// left neighbor must exist, or there's the grid's border
if (x > 0 && cells[x-1][y] == Unknown)
continue;
// bottom neighbor must exist, or there's the grid's border
if (y < size - 1 && cells[x][y+1] == Unknown)
continue;
// okay, found an empty cell !
cells[x][y] = number;
// go deeper
result += bruteForce(number - 1);
// undo current step and keep looking for other configurations
cells[x][y] = Unknown;
}
}
return result % Modulo;
}
// my "skyscraper" algorithm
typedef std::vector<unsigned short> HeightMap;
unsigned long long slow(unsigned int number, HeightMap& height)
{
// successfully filled all cells ?
if (number == 1)
return 1;
// memoize
static std::map<HeightMap, unsigned long long> cache;
auto lookup = cache.find(height);
if (lookup != cache.end())
return lookup->second;
// find a column that isn't full and is lower than its left neighbor
unsigned long long result = 0;
for (auto i = 0; i < size; i++)
{
// maximum height
auto maxHeight = size;
if (i >= size - cutout)
maxHeight -= cutout;
if (height[i] < maxHeight)
// lower than its left neighbor ?
if (i == 0 || height[i] < height[i - 1])
{
height[i]++;
result += slow(number - 1, height);
height[i]--;
}
}
result %= Modulo;
cache[height] = result;
return result;
}
int main()
{
std::cin >> size >> cutout;
// for live tests only
if (size > MaxSize || size < cutout)
return 1;
// the highest number is always located in the lower-right corner
auto highestNumber = size * size - cutout * cutout;
// brute force
//std::cout << bruteForce(highestNumber) << std::endl;
// significantly faster, but still too slow to solve the problem (it easily solves all examples)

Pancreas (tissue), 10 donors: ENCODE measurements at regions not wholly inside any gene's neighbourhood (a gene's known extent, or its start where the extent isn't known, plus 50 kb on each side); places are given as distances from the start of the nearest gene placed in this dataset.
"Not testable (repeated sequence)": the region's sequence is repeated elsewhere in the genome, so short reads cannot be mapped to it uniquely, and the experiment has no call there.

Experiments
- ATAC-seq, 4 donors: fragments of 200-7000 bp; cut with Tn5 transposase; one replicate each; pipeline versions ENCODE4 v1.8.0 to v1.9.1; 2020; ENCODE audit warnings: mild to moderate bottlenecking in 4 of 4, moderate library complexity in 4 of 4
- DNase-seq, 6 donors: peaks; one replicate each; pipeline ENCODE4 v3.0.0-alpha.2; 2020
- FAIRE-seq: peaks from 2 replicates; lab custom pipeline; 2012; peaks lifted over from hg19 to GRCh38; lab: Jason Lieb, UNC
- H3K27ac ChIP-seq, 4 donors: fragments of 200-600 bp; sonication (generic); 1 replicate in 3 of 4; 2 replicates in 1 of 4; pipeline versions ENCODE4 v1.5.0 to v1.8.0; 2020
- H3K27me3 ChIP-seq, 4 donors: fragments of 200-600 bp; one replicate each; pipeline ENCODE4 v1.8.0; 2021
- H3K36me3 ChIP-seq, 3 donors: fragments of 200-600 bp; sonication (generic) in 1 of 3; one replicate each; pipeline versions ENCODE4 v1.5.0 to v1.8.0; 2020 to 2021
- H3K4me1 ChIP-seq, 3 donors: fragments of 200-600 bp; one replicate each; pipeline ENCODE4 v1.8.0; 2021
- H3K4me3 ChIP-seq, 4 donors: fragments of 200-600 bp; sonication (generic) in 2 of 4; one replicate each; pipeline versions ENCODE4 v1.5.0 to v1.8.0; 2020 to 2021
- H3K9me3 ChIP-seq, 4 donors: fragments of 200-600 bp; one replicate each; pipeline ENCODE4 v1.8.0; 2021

HeightMap height(size, 0);
std::cout << slow(highestNumber, height) << std::endl;
return 0;
}
This solution contains 22 empty lines, 23 comments and 3 preprocessor commands.
Changelog
December 22, 2017 solve grids up to 6x6
Difficulty
Project Euler ranks this problem at 50% (out of 100%).
Links
projecteuler.net/thread=412 - the best forum on the subject (note: you have to submit the correct solution first)
Heatmap
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red | problems are not solved yet but I wrote a simulation to approximate the result or verified at least the given example - usually I sketched a few ideas, too | |
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[new] | the flashing problem is the one I solved most recently |
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I scored 13526 points (out of 15700 possible points, top rank was 17 out of ≈60000 in August 2017) at Hackerrank's Project Euler+.
My username at Project Euler is stephanbrumme while it's stbrumme at Hackerrank.
Look at my progress and performance pages to get more details.
Copyright
I hope you enjoy my code and learn something - or give me feedback how I can improve my solutions.
All of my solutions can be used for any purpose and I am in no way liable for any damages caused.
You can even remove my name and claim it's yours. But then you shall burn in hell.
The problems and most of the problems' images were created by Project Euler.
Thanks for all their endless effort !!!